In episode 6 we cover firstly the challenge of excuses. Excuses can be found on the personal as well as on the relationship dimension, resulting from a mindset of blaming other things, people or technology.
Other challenges on the Relationship Dimension or Level are, Not Listening and Multitasking. When the mind becomes disengaged, we lose the ability to listen fully, limiting our ability to actively participate. Another form of disengagement is mental multitasking when being distracted. For a facilitator, this is one of the most difficult challenges for a facilitator to deal with.
In episode 5 we dive into the challenge, Lack of Intention - when collaborating in a virtual space. We focus on six elements that all interact and build on each other. These are: having a lack of purpose and clarity results in a perceived lack of choice. This in turn is very often driven or influenced by a lack of curiosity. As result, we experience a lack of engagement and subsequently a lack of commitment to be able to collaborate effectively.
In the 4th episode we dive deeper in the challenges that emanate from vulnerability and fear. Specifically, we talk about the mental barriers that are triggered through a lack of trust, the deep fears about ourselves and who we are, which very often trigger self-protection as a reaction. In addition, we cover self-limiting beliefs and the challenge we face of having to open ourselves up in an virtual environment in order to participate and benefit from the online interaction.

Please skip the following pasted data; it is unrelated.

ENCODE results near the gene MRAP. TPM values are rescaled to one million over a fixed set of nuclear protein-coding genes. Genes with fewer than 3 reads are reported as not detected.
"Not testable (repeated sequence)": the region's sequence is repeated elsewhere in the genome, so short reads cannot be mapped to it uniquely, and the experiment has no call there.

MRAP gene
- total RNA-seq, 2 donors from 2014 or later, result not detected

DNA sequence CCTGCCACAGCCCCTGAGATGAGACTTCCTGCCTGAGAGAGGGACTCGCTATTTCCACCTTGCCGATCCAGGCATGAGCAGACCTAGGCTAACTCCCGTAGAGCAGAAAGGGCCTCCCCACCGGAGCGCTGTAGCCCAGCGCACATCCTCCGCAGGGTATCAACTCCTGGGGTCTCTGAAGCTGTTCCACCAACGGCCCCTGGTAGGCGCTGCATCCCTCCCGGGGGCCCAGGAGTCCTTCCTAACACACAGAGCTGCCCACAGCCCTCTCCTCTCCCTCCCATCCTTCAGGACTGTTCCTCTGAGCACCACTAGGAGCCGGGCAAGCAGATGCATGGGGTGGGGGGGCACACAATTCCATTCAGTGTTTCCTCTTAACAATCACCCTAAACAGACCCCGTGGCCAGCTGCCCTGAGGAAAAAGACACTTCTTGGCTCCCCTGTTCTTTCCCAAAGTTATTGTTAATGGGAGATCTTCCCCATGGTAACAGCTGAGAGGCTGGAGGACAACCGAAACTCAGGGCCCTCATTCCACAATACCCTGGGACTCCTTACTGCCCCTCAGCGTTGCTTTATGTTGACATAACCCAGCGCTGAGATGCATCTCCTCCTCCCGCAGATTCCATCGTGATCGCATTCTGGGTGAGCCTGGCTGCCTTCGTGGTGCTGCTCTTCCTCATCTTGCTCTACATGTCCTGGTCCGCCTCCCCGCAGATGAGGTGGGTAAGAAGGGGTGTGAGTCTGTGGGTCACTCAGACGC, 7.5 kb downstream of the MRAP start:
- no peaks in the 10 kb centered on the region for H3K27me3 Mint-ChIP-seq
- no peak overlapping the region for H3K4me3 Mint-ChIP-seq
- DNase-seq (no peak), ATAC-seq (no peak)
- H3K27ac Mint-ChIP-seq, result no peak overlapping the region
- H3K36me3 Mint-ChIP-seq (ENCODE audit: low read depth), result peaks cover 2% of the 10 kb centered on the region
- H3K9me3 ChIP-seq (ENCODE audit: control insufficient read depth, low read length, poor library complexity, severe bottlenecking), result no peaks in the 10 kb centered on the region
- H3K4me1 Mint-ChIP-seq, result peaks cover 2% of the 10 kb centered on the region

In this overview episode we look at the challenges of virtual leadership from three perspectives or levels: the personal, the relationship and task level. We also touch on a few challenges to prepare for the deeper dive we do in later episodes. For example, we briefly explore topics such as, vulnerability and fear, not listening & multi-tasking as well as fear of technology.
In the 2nd episode we start with what everyone now calls the New Normal, in which virtual leadership needs to function effectively. The rest of this episode provides an overview of the elements that contribute to making a virtual session more powerful.
In episode 1, we cover the scope of the whole series, focusing on three key areas. We start with the powerful impact the online or virtual world offers leaders, then an overview of the challenges we face in this environment and finally close with an overview of how to overcome these challenges.
An underlying structure of the whole series focusing on the three dimensions of effective work. The self, what happens in us with our motivations, intentions and mindsets, connecting it to the interpersonal or relationship level, and finally combining it with the tangible or task level.